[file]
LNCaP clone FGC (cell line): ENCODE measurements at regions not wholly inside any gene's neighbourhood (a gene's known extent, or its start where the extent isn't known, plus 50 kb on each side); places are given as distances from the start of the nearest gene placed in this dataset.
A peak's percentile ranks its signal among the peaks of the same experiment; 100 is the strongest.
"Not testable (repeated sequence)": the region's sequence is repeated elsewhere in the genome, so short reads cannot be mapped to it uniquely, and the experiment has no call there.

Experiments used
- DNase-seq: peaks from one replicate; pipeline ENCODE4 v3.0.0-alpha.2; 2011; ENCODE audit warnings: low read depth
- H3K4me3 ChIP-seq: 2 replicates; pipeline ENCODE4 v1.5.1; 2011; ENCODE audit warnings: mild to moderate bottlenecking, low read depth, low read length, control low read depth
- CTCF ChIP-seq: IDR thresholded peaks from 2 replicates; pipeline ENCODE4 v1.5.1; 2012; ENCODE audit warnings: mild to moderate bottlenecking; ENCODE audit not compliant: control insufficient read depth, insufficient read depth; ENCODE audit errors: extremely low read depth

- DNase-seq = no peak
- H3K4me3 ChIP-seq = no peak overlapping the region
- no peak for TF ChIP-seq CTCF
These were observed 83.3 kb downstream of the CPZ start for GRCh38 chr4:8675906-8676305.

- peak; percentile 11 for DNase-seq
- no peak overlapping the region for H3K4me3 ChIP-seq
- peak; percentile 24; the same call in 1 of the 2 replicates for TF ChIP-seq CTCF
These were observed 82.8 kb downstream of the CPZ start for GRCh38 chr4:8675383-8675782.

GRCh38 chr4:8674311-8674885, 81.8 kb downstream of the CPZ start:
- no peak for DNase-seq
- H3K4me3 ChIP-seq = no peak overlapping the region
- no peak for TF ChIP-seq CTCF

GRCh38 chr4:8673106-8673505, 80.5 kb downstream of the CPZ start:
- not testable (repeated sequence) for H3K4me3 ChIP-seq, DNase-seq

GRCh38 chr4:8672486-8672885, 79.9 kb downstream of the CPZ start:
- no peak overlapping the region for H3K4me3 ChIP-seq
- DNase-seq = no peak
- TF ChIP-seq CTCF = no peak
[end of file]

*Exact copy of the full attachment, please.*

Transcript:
LNCaP clone FGC (cell line): ENCODE measurements at regions not wholly inside any gene's neighbourhood (a gene's known extent, or its start where the extent isn't known, plus 50 kb on each side); places are given as distances from the start of the nearest gene placed in this dataset.
A peak's percentile ranks its signal among the peaks of the same experiment; 100 is the strongest.
"Not testable (repeated sequence)": the region's sequence is repeated elsewhere in the genome, so short reads cannot be mapped to it uniquely, and the experiment has no call there.

Experiments used
- DNase-seq: peaks from one replicate; pipeline ENCODE4 v3.0.0-alpha.2; 2011; ENCODE audit warnings: low read depth
- H3K4me3 ChIP-seq: 2 replicates; pipeline ENCODE4 v1.5.1; 2011; ENCODE audit warnings: mild to moderate bottlenecking, low read depth, low read length, control low read depth
- CTCF ChIP-seq: IDR thresholded peaks from 2 replicates; pipeline ENCODE4 v1.5.1; 2012; ENCODE audit warnings: mild to moderate bottlenecking; ENCODE audit not compliant: control insufficient read depth, insufficient read depth; ENCODE audit errors: extremely low read depth

- DNase-seq = no peak
- H3K4me3 ChIP-seq = no peak overlapping the region
- no peak for TF ChIP-seq CTCF
These were observed 83.3 kb downstream of the CPZ start for GRCh38 chr4:8675906-8676305.

- peak; percentile 11 for DNase-seq
- no peak overlapping the region for H3K4me3 ChIP-seq
- peak; percentile 24; the same call in 1 of the 2 replicates for TF ChIP-seq CTCF
These were observed 82.8 kb downstream of the CPZ start for GRCh38 chr4:8675383-8675782.

GRCh38 chr4:8674311-8674885, 81.8 kb downstream of the CPZ start:
- no peak for DNase-seq
- H3K4me3 ChIP-seq = no peak overlapping the region
- no peak for TF ChIP-seq CTCF

GRCh38 chr4:8673106-8673505, 80.5 kb downstream of the CPZ start:
- not testable (repeated sequence) for H3K4me3 ChIP-seq, DNase-seq

GRCh38 chr4:8672486-8672885, 79.9 kb downstream of the CPZ start:
- no peak overlapping the region for H3K4me3 ChIP-seq
- DNase-seq = no peak
- TF ChIP-seq CTCF = no peak